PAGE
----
abstract = "The rat vibrissal (whisker) system is one of the oldest and most important models for the study of active tactile sensing and sensorimotor integration. It is well established that primary sensory neurons in the trigeminal ganglion respond to deflections of one and only one whisker, and that these neurons are strongly tuned for both the speed and direction of individual whisker deflections. During active whisking behavior, however, multiple whiskers will be deflected simultaneously. Very little is known about how neurons at central levels of the trigeminal pathway integrate direction and speed information across multiple whiskers. In the present work, we investigated speed and direction coding in the trigeminal brainstem nuclei, the first stage of neural processing that exhibits multi-whisker receptive fields. Specifically, we recorded both single-unit spikes and local field potentials from fifteen sites in spinal trigeminal nucleus interpolaris and oralis while systematically varying the speed and direction of coherent whisker deflections delivered across the whisker array. For 12/15 neurons, spike rate was higher when the whisker array was stimulated from caudal to rostral rather than rostral to caudal. In addition, 10/15 neurons exhibited higher firing rates for slower stimulus speeds. Interestingly, using a simple decoding strategy for the local field potentials and spike trains, classification of speed and direction was higher for field potentials than for single unit spike trains, suggesting that the field potential is a robust reflection of population activity. Taken together, these results point to the idea that population responses in these brainstem regions in the awake animal will be strongest during behaviors that stimulate a population of whiskers with a directionally coherent motion.",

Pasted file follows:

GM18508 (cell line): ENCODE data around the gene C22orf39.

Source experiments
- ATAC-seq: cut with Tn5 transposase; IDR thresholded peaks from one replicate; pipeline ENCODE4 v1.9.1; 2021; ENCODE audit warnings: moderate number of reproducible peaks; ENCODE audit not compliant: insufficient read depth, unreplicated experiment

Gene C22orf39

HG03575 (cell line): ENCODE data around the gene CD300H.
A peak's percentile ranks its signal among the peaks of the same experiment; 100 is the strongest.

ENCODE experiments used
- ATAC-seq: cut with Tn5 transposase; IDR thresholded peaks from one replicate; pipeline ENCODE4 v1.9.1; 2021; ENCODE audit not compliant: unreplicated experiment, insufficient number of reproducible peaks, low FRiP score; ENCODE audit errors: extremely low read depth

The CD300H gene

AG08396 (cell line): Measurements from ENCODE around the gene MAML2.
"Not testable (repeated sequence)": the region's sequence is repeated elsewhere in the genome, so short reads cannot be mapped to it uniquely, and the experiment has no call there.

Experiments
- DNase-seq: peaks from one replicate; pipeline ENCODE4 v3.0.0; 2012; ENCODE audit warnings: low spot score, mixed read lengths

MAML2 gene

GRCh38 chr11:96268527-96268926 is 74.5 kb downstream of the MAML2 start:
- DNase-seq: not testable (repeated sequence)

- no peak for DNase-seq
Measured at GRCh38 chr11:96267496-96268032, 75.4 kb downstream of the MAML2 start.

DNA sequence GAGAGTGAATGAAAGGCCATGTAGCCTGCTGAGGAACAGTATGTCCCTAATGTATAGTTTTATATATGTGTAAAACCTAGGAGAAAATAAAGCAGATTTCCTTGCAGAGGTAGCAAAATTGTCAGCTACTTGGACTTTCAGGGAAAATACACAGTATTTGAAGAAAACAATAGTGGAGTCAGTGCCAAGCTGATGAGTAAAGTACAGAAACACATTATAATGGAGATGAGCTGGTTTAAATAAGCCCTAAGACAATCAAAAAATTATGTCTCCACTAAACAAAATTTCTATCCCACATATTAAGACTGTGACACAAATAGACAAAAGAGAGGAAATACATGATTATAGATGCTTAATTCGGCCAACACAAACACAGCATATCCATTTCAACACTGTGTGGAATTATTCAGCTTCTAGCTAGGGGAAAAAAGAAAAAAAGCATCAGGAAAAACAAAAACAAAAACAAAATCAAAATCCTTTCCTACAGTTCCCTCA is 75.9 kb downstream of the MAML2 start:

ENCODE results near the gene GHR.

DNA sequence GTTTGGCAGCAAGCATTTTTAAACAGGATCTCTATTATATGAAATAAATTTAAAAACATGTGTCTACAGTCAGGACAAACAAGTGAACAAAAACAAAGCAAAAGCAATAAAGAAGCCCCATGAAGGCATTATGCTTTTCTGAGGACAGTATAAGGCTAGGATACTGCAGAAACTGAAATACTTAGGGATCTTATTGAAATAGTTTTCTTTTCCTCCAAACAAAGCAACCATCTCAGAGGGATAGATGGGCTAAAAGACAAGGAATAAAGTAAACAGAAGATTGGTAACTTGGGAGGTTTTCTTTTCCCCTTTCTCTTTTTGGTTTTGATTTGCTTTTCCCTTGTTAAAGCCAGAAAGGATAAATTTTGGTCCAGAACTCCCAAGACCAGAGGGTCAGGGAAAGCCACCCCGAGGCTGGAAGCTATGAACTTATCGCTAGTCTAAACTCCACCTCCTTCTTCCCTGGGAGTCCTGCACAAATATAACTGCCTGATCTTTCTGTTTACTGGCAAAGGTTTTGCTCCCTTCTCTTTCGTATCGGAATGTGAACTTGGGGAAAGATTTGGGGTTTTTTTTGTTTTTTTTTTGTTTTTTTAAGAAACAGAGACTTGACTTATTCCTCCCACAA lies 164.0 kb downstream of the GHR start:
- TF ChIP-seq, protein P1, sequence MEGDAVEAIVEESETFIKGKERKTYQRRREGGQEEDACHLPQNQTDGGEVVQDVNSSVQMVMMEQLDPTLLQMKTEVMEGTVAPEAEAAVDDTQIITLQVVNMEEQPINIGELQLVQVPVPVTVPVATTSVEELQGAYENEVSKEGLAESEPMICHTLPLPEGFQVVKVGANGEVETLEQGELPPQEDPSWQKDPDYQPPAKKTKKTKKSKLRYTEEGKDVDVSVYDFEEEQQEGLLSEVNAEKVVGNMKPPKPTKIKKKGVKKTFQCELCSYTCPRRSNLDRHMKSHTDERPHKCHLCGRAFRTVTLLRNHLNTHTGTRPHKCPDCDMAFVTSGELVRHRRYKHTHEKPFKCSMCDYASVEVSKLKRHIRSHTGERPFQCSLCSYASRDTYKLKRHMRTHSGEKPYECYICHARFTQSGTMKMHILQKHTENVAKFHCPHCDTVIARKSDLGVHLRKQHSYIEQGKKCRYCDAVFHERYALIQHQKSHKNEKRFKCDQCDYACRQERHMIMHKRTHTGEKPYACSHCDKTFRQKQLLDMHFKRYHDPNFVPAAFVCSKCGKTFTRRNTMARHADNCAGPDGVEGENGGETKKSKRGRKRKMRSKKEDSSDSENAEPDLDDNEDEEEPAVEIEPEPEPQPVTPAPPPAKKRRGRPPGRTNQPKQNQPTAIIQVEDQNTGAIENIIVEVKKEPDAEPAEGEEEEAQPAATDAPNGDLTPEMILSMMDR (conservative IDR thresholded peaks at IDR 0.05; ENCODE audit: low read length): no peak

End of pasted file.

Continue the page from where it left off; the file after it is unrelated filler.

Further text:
author = "Kaloti, {Aniket S.} and Johnson, {Erik C.} and Bresee, {Chris S.} and Naufel, {Stephanie N.} and Perich, {Matthew G.} and Jones, {Douglas L} and Hartmann, {Mitra J.Z.}",